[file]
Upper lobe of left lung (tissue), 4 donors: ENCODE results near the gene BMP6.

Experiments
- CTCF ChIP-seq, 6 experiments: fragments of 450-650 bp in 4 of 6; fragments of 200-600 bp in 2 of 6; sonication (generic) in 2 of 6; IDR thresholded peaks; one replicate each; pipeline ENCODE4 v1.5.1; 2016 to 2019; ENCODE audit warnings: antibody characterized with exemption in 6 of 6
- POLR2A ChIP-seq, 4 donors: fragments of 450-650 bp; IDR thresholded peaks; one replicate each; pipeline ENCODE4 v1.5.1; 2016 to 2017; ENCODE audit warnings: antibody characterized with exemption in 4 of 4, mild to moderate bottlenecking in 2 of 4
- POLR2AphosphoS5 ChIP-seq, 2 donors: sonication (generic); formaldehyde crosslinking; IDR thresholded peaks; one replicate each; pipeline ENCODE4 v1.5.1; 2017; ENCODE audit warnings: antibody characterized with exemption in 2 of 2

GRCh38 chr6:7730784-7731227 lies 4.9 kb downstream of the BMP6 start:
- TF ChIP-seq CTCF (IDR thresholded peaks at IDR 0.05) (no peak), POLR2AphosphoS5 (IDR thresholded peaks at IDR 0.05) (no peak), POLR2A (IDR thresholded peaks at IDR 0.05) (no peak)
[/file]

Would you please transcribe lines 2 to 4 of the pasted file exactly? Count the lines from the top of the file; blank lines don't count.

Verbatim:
Experiments
- CTCF ChIP-seq, 6 experiments: fragments of 450-650 bp in 4 of 6; fragments of 200-600 bp in 2 of 6; sonication (generic) in 2 of 6; IDR thresholded peaks; one replicate each; pipeline ENCODE4 v1.5.1; 2016 to 2019; ENCODE audit warnings: antibody characterized with exemption in 6 of 6
- POLR2A ChIP-seq, 4 donors: fragments of 450-650 bp; IDR thresholded peaks; one replicate each; pipeline ENCODE4 v1.5.1; 2016 to 2017; ENCODE audit warnings: antibody characterized with exemption in 4 of 4, mild to moderate bottlenecking in 2 of 4